No, my circumstances are not all rainbows and unicorns.  Serenity is not synonymous with happiness.  The difference for me, at 40, is that I am no longer subconsciously manufacturing circumstances that damage my serenity.  I am not looking to create chaos or magnify the chaos that already exists.  Serenity flows not from circumstance, but from knowing that my Father is with me despite external circumstances, and from knowing that I can trust him with the things I cannot control.

My friend played her guitar and sang a song for me the other night, and I cried while she sang, because the song’s lyrics reminded me that 40 is coming quickly, and it does not look like I had planned for it to look.  Now, I am choosing to listen to it and instead, allow it to remind me that, as always, Father’s plans for me will turn out better than my own…even when I cannot comprehend how this can be so.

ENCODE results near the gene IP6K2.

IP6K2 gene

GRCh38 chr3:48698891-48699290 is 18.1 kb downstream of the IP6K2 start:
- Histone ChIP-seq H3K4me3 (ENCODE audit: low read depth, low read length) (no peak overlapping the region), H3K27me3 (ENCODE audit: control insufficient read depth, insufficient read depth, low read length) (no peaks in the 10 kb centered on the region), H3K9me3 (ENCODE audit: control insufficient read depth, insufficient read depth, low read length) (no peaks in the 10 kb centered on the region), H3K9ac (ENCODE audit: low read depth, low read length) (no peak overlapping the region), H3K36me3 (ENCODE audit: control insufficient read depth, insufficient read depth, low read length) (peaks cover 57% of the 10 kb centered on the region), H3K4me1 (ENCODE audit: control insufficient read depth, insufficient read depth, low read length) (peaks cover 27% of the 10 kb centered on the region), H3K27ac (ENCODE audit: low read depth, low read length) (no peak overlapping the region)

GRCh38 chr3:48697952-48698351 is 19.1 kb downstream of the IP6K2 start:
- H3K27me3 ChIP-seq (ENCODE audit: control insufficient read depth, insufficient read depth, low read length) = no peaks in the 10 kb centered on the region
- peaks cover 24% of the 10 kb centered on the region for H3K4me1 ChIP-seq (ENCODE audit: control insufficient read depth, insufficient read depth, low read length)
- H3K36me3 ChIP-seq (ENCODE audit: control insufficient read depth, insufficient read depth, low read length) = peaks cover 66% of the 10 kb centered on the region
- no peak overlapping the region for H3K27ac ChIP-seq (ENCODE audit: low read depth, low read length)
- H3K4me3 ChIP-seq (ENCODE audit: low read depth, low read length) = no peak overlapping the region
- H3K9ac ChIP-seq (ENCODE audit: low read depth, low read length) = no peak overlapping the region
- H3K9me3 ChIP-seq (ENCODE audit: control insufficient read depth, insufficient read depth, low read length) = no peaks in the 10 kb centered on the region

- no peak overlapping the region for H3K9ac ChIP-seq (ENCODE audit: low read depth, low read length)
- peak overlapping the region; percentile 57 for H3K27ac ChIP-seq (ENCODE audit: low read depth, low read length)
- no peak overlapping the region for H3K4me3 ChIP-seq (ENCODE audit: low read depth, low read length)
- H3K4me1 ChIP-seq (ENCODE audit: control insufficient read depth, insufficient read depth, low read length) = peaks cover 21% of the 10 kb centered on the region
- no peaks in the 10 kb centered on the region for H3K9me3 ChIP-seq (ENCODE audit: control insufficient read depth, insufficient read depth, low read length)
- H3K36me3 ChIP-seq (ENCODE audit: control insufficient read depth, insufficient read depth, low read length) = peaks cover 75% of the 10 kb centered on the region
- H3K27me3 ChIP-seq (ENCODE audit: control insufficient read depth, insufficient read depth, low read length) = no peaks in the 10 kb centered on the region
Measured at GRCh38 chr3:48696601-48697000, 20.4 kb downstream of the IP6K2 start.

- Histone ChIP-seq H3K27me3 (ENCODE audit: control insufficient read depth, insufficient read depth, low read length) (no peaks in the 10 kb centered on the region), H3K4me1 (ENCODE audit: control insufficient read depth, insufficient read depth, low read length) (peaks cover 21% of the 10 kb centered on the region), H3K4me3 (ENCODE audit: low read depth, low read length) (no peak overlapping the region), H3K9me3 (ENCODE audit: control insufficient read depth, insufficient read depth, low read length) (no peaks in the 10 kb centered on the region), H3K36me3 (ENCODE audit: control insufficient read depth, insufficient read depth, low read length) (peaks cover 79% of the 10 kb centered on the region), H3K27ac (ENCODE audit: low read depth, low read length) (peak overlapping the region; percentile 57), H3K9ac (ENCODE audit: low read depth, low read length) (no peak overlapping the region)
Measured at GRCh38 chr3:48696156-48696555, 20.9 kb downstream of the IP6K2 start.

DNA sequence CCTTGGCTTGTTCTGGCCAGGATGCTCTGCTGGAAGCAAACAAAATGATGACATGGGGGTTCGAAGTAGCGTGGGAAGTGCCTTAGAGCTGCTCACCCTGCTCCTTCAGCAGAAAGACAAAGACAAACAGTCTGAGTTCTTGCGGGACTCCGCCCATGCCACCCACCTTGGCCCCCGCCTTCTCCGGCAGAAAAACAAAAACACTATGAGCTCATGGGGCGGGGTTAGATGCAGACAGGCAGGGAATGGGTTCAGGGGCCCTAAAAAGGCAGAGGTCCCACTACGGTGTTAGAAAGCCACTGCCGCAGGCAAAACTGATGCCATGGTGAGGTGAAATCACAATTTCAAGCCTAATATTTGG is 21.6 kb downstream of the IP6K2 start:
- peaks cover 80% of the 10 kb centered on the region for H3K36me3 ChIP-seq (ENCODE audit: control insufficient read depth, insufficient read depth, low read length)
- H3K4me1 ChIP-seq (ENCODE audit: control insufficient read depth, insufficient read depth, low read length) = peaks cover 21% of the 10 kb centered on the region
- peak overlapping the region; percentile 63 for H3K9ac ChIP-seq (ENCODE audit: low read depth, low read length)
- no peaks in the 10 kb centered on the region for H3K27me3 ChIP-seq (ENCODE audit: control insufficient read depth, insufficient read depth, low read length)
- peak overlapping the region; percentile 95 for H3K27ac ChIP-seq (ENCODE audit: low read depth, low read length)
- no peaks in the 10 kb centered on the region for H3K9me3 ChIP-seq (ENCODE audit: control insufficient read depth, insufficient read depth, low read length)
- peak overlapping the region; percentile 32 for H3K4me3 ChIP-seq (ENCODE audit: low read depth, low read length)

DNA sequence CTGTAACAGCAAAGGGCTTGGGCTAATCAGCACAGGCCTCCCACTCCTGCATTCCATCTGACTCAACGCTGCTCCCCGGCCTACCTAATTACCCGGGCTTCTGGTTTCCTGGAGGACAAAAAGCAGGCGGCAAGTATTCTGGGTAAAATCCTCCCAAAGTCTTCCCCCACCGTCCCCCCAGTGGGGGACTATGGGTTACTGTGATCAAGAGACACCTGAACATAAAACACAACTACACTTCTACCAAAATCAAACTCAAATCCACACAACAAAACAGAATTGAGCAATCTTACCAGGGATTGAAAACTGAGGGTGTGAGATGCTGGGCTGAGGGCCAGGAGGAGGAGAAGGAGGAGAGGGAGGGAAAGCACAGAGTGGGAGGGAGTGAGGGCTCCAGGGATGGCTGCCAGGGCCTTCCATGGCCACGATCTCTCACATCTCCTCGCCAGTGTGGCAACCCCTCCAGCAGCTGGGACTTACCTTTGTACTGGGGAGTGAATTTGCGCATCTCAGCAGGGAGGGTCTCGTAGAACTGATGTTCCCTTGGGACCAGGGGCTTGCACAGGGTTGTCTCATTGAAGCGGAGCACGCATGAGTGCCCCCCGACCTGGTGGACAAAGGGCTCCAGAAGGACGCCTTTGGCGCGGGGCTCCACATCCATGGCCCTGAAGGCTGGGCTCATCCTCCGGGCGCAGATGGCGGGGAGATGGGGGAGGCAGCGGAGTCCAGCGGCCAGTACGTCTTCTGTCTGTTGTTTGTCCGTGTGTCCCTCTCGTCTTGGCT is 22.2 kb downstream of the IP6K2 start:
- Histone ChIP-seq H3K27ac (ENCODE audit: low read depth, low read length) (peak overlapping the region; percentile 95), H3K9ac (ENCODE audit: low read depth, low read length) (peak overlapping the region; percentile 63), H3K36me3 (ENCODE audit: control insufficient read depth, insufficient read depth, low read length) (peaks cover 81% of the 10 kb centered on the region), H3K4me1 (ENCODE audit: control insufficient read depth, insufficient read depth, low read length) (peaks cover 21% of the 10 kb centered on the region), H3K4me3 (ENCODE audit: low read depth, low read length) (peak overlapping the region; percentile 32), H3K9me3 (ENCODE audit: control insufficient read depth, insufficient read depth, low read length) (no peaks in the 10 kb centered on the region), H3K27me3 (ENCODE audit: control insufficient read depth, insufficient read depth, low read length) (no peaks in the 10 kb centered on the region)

How Important Is It?

Photo Credit DC BasketCases

I have the blessing of eternal perspective, when I remember to use it.  My life here is less than the blink of an eye when compared to eternity.  Father tells us we are eternal beings, whose souls will live on long after our bodies are dead.  When I meditate on that, it humbles me.  It makes me desire to have an eternal impact as I move through this temporal life. Continue reading

Nothing to Fear but Nothing to Fear

What a beautiful, deeply moving, heartfelt, lyrically written entry.  I have nothing to add.  Just go read it, please.

Since the moment I knew I was alive I have never feared death. Through any spiritual incarnation of my beliefs, even when I believed there was a hell, I didn’t fear death. I have been near it, I have sought it, I have wondered about it, and I have never felt a moment’s fear about it.

However, like any proper egomaniac, I have feared life without me.  (Read more from Nikol Hasler)